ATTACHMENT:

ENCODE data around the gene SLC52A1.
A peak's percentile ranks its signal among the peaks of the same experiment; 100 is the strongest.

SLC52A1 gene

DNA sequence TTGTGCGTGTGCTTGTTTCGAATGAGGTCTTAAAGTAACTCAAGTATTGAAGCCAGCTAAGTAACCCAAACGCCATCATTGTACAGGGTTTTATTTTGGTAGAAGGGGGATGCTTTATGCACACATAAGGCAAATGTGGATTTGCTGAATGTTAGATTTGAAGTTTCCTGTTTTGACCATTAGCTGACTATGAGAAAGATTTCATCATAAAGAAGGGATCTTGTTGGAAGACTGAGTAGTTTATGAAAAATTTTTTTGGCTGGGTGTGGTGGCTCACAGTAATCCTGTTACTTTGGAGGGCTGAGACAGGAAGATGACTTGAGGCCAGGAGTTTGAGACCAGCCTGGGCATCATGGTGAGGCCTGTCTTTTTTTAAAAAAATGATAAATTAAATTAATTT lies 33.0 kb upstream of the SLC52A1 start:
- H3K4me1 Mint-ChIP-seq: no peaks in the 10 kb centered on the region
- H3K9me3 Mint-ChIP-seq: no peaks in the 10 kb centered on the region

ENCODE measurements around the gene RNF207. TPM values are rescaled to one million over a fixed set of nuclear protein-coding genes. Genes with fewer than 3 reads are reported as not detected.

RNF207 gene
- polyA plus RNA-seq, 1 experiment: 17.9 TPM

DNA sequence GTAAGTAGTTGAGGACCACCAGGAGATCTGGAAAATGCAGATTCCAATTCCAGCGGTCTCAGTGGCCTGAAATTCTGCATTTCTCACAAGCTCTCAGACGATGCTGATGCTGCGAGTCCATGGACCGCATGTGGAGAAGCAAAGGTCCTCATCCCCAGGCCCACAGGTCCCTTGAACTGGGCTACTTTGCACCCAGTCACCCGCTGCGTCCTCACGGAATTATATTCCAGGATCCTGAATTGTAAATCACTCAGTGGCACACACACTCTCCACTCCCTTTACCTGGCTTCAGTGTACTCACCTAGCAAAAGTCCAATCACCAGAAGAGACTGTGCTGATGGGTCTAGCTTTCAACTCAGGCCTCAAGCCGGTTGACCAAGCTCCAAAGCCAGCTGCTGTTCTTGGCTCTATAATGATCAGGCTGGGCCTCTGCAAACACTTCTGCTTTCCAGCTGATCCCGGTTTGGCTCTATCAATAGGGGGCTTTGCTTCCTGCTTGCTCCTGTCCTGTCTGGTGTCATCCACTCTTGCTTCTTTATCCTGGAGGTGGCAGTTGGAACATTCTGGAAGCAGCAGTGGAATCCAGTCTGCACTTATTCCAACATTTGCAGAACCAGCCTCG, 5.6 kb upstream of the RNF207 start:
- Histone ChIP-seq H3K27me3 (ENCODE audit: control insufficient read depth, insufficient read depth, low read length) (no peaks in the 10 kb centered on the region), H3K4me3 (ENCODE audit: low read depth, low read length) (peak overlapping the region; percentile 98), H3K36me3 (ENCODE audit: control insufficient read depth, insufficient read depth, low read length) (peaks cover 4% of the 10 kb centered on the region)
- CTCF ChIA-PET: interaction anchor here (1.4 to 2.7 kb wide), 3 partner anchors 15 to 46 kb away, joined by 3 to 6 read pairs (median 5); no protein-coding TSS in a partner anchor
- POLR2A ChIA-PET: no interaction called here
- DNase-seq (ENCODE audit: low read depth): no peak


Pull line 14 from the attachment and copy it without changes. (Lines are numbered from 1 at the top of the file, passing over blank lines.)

- DNase-seq (ENCODE audit: low read depth): no peak